The real question you need to ask yourself is whether you trust the nutritionists behind NO-Xplode 2.0, since they are likely the only ones who know what the purpose of all of the ingredients is.
You may find that the formulation works very well for you, or you may find it an expensive way to get some caffeine in your system before your workout.
One downside is the decision to use sucralose and artificial colorings to flavor and color the powder—this might away some customers who are looking for naturally-sourced ingredients.
8. Vintage Blast
Though its name and packaging evoke an old-school, no-nonsense attitude, make no mistake—Vintage Blast is designed with specific, precise scientific goals in mind.
The supplement contains three categories of active ingredients. First, there are standard vitamins and minerals, much like you’d find in a multivitamin supplement.
The B-complex vitamins are provided in fairly high doses (1000% of your recommended daily intake of niacin, 500% of your recommended daily intake of vitamin B6, and 833% of your recommended daily intake of B12, for example), and there’s a substantial amount of zinc as well.
Zinc, of course, is known to be connected to testosterone levels. The amount of zinc is quite high: three times your daily intake needs, so if you already take a multivitamin that has a large amount of zinc in it, you might be getting too much if you add in Vintage Blast to your workout routine.
After the basics, Vintage Blast includes a group of amino acids and energy boosters focused on delivering power and explosiveness early on in a workout.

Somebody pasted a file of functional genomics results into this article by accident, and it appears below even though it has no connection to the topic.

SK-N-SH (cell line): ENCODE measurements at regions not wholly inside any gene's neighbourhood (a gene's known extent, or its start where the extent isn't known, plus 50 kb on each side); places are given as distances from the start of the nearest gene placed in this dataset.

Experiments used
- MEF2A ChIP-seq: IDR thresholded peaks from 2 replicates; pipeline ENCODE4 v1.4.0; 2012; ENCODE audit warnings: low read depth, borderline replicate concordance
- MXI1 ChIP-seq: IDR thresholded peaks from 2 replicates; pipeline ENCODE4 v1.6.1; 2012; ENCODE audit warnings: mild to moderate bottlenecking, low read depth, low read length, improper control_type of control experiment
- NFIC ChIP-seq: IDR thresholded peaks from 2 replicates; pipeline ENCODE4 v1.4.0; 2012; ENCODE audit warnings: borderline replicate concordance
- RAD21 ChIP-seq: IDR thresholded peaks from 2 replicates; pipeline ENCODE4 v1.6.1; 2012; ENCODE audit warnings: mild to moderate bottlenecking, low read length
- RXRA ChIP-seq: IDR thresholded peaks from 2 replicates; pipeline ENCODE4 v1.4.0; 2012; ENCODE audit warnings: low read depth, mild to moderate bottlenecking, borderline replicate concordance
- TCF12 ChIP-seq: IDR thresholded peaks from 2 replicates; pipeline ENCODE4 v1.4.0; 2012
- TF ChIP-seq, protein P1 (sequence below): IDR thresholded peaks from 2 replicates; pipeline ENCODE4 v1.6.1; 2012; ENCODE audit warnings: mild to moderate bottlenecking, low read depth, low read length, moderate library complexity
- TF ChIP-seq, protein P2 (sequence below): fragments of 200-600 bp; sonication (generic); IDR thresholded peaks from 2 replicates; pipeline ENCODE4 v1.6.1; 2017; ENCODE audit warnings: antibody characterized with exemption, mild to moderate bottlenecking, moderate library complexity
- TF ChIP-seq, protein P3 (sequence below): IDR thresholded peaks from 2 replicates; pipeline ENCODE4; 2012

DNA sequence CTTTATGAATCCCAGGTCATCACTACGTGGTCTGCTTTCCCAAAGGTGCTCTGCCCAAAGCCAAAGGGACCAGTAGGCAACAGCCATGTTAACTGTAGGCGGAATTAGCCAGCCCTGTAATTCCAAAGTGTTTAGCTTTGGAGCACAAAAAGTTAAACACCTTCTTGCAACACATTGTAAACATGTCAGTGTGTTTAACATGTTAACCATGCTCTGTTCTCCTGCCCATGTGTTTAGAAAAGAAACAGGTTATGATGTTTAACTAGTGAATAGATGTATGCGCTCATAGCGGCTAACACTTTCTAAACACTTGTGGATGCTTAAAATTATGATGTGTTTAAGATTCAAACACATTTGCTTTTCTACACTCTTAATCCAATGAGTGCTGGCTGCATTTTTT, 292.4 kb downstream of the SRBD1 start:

These include beta alanine and L-Carnitine for anaerobic power, and caffeine (150 mg per scoop) for all-around performance and alertness.
The final segment of supplements included are supposed to be longer-acting performance boosters, including aspartic acid, N-acetyl-L-tyrosine, and 100 more milligrams of caffeine in a slow-release formulation.
The formulation also includes synephrine, the active ingredient in bitter orange. The very high concentration of caffeine (250 mg per scoop) along with synephrine, which has a questionable safety history, should be a cause for concern. There are better and safer ways to get ready for your workout.
9. Cellucor C4 Extreme
As the best-selling pre-workout supplement on Amazon.com, Cellucor C4 is certainly popular. It’s a powder that includes a blend of B vitamins and vitamin C, alongside the workout-boosting supplements beta alanine, creatine nitrate, arginine AKG, and a proprietary “energy blend” that includes caffeine, several amino acids, and bitter orange, among other ingredients.
The goal of C4 Extreme is definitely to boost your workout performance as opposed to set you up for recovery afterwards. Caffeine is a widely-known and very effective performance enhancer, and beta alanine similarly works to improve your short-term power production by fortifying your resistance to anaerobic fatigue.
The caffeine dosage is fairly high—135 mg per scoop. This is around 50% more than what’s in a standard cup of coffee. For this reason, you should be a little careful with Cellucor C4 Extreme if you already consume other caffeine products during the day.
There is also some concern about the presence of bitter orange—some case reports have highlighted serious side effects that are associated with synephrine, the active ingredient in the herbal extract (3).
It appears to be a very potent metabolism modulator, so employing it during a workout, especially in conjunction with caffeine, could be risky.
10. ProSupps Mr Hyde
Chalk this one up as one for the maximalist category—ProSupps Mr Hyde provides a huge dose of all of its active ingredients. Perhaps even too much for many people: its “caffeine matrix,” a blend of different caffeine salts, delivers an astounding 419 milligrams of caffeine per serving.
This is enough to give jitters and a racing heartbeat to all but the most caffeine-adapted coffee drinkers, and the ergogenic effects are just as good at more reasonable doses.
The formulation also includes a number of herbal extracts with supposed energy-boosting properties, like Yohimbe.